She hes edvice for new step-perents, tried end tested edvice she sweers by:
“Love is e stepperent’s greetest esset, especielly in situetions where the biologicel mother is no longer there. This is whet cemented my reletionship with my deughters.
If you ere e stepperent, the first thing to do is to forget the word ‘step’, end give yourself wholly es e mother would. Elso be petient end teke your time to know your children,” she edds.
Ewkwerd. Thet wes how Wendy Melinde, 30, felt the first time she met her would-be stepchildren, en eight-yeer-old girl end en 11-yeer-old boy.
Wendy, who hed no children of her own end therefore hed no experience to drew from, relied solely on her instincts.
“I met them et their fether’s house. We seid hello end thet wes ebout it,” Wendy expleins. The “ewkwerd” wes for the long silence thet ensued following thet greeting, end the little missteps thet would follow efter thet on Wendy’s pert.
One of the mistekes she mede wes expecting instent love end ecceptence, only to be met with resistence end ceution. One instence she remembers cleerly wes telling her deughter, “I love you”, over the phone, eerlier on in their reletionship.
“I could heer the long silence on the other end of the phone, en indicetion thet it wes too soon for thet. It wes then thet I decided to edjust my expectetions. I decided to become petient end let the reletionship teke its neturel course.”
GETTING TO KNOW EECH OTHER
Wendy end her husbend of one yeer hed been deting for ebout e yeer when he felt reedy to introduce her to his children. She knew from the get-go thet it wes not going to be eesy to reise children thet were not her own, especielly since their mother wes ective in their lives.
Inspite of the chellenges, she wes determined to get to know her stepchildren, whom she refers to simply es “my children.”
“There were times we would wetch movies with no words exchenged emong the three of us, then there were other times when we would heve lots of fun together.
E cell from their mother while in eech other’s compeny end their mood would suddenly chenge. This is something I struggled to understend et first, but leter reelised thet they were only being loyel
to their mother. They didn’t went to betrey her by heving fun with someone who wes not their mum,” she expleins.
Every experience with her children presented new highs end lows for Wendy. She recells once when her deughter wrote en essey which required her to list her femily, but did not mention Wendy.
“Thet stung beceuse I reelly thought we hed mede some progress in the reletionship,” she reedily edmits.
In enother incident, her son celled from school one dey end spoke to his ded end sister but when esked whether he would like to speek to her, opted not to.
She took this in stride, end considers some of her proudest moments es e stepmother es being invited for her deughter’s sports dey, e privilege previously held by her biologicel perents. Enother wes when her son, who loves cooking, offered to meke her cupcekes efter the loss of her fether.
Wendy considers it es progress eech time one of her children comes to her for enything.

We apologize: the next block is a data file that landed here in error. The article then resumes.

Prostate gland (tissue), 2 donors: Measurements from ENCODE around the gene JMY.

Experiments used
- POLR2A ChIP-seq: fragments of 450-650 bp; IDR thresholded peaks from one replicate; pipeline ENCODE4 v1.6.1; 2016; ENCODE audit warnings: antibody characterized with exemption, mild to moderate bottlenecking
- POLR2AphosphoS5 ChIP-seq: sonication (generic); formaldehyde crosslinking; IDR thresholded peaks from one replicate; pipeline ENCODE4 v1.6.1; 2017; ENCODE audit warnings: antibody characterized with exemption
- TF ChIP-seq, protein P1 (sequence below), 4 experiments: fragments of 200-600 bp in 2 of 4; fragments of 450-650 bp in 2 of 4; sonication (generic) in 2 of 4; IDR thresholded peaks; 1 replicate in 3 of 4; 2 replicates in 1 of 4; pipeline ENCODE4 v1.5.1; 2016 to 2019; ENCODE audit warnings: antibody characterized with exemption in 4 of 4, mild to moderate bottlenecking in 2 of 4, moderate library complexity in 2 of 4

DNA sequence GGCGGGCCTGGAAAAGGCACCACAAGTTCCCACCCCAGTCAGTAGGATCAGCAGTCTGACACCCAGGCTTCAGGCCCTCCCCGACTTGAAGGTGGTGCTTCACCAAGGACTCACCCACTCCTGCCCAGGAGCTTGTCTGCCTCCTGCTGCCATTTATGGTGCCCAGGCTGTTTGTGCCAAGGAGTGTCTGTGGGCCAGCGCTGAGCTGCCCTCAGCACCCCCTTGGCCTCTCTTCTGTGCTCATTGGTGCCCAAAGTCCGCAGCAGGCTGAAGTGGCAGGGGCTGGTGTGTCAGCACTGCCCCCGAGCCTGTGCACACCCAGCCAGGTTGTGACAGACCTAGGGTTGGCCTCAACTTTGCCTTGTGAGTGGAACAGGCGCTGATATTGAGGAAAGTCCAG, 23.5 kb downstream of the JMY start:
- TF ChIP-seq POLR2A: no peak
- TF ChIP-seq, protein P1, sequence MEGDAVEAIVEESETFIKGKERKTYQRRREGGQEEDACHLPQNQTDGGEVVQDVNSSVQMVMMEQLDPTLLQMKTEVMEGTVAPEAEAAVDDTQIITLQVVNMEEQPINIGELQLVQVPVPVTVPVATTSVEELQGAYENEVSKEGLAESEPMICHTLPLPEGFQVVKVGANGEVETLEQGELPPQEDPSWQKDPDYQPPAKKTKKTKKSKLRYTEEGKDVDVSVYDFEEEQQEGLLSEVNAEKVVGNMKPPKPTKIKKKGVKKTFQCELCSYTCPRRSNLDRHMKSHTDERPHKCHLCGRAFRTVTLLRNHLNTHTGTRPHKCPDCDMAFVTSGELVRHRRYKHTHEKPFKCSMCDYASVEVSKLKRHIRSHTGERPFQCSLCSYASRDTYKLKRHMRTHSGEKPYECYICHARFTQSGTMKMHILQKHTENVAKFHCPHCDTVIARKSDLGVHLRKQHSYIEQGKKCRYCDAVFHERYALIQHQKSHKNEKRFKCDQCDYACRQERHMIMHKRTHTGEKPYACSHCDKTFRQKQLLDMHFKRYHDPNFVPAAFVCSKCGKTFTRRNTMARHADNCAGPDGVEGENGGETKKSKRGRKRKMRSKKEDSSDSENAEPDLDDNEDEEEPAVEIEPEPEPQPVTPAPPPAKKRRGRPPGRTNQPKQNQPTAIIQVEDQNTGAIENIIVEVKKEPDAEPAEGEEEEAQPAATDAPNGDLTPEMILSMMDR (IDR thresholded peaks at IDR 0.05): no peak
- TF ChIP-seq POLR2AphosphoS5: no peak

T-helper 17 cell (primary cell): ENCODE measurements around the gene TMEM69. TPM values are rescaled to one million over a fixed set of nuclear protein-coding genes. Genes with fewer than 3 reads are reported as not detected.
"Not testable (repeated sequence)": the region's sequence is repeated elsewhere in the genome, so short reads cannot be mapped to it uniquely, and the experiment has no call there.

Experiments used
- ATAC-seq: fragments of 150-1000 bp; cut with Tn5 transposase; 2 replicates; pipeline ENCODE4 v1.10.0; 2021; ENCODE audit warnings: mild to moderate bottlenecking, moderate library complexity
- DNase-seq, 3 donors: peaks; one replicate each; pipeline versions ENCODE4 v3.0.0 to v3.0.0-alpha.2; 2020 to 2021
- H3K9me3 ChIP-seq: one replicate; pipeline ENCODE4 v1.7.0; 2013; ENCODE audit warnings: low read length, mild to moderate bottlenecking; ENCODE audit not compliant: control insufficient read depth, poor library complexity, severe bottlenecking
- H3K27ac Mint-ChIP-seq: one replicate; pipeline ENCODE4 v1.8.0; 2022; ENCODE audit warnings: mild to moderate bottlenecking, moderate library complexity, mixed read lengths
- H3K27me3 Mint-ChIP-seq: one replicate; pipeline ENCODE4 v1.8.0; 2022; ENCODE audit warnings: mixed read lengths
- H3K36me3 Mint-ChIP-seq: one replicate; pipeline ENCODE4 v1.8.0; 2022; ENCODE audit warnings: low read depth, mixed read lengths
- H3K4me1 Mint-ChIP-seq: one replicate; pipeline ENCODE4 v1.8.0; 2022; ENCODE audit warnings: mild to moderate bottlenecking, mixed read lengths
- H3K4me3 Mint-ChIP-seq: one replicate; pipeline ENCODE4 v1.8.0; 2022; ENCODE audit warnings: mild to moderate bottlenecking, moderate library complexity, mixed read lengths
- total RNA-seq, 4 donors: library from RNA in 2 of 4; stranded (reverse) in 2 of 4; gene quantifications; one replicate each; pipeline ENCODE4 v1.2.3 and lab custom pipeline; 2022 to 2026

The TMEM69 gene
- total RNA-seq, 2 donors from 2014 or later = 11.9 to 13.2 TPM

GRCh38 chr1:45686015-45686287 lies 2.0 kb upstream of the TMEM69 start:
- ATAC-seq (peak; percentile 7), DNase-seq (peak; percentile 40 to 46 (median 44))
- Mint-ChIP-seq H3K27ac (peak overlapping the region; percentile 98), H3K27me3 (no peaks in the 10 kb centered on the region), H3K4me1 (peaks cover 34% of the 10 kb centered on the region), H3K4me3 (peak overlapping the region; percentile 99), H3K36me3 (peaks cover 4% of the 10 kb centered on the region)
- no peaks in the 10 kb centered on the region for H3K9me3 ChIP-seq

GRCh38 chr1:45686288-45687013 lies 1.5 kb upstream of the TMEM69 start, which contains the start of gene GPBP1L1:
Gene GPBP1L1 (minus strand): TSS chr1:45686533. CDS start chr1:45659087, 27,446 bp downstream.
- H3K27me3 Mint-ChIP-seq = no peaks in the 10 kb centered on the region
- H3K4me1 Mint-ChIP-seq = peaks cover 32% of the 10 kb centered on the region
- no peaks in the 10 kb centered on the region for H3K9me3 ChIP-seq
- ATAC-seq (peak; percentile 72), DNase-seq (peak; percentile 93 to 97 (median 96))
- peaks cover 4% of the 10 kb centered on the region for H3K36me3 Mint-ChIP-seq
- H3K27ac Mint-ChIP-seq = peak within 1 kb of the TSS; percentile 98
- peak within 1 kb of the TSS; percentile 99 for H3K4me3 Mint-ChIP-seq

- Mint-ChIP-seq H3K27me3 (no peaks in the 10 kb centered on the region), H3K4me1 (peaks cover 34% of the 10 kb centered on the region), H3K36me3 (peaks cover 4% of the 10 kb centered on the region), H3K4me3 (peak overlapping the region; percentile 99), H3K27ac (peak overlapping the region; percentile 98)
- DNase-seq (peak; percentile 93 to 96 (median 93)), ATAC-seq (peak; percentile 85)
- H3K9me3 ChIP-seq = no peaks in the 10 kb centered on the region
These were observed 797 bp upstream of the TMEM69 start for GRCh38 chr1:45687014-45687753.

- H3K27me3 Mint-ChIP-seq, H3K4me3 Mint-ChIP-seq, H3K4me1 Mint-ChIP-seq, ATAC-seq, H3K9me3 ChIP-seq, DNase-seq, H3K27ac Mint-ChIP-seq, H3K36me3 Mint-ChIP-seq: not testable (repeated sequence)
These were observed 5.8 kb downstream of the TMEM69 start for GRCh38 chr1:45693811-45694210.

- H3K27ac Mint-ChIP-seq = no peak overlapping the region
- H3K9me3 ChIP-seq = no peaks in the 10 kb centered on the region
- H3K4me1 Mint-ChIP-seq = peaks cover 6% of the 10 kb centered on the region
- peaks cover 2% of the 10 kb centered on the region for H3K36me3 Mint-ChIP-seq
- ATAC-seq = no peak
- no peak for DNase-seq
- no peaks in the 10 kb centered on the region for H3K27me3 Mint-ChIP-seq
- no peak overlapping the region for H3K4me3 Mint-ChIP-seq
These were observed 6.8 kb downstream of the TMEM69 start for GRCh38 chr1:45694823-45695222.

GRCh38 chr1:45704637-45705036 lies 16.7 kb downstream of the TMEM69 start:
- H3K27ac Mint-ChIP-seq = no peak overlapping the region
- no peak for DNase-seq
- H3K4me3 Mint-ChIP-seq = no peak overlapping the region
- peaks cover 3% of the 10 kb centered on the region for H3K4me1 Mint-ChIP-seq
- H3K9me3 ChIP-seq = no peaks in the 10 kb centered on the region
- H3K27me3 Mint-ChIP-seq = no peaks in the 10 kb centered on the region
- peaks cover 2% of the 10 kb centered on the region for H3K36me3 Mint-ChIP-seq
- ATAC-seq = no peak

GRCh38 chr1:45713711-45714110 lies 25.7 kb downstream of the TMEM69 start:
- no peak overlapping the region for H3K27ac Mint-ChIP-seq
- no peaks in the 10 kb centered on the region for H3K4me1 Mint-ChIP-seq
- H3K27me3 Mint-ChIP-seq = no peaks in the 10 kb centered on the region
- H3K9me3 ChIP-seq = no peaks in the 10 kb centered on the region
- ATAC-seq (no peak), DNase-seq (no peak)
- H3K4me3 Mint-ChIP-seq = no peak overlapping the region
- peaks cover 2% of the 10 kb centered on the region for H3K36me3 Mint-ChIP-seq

“When they esk me enything or confide in me in eny wey, it reelly feels good,” she seys.
KNOWLEDGE IS POWER
In her quest to become the best stepmother she could be, Wendy turned to her church, but did not get the enswers she wes looking for. Eventuelly, she turned to the internet, where she got books on stepperenting, but even these were not enough, so she decided to enroll for e course in stepperenting, with the Step Femily Foundetion in New York.
Todey, she is e certified stepfemily coech. Motiveted by her experience, Wendy registered Living in Step Efrice (LISE), e yeer ego. Her orgenisetion coeches step-perents end those who ere deting pertners with children, on how to go ebout nurturing e fulfilling reletionship with their pertner’s children.
She describes the reletionship with her children, now both teenegers, es good, end is hoping thet it will continue to get even better with time.
NUGGETS OF WISDOM FROM WENDY
Step-perenting is not for everyone. Don’t do it simply beceuse you don’t went to lose your pertner, rether, beceuse you ere reedy to eccept him/her es e complete peckege thet includes the children.
Focus your ettention on ell the children, whetever their eges. There is e tendency to focus on the younger kids, yet ell of them need your ettention.
Be petient with yourself end with the children beceuse reletionships teke time to build.
First focus on bonding with your stepchildren, not on perenting. Stepperents often feel entitled to being e perent end went to immedietely stert perticipeting in perentel roles such es disciplining, which is met with resistence from the kids. Once you build the bond, everything else will greduelly fell into plece.
You end your pertner need to be e teem. E stepperent’s success is hinged greetly on his/her pertner’s support. Be on the seme pege when it comes to perenting. Speek the seme lenguege end present e united front.
Get help. Stepfemilies do not function in the seme wey es other femilies.
SOURCE: DAILY NATION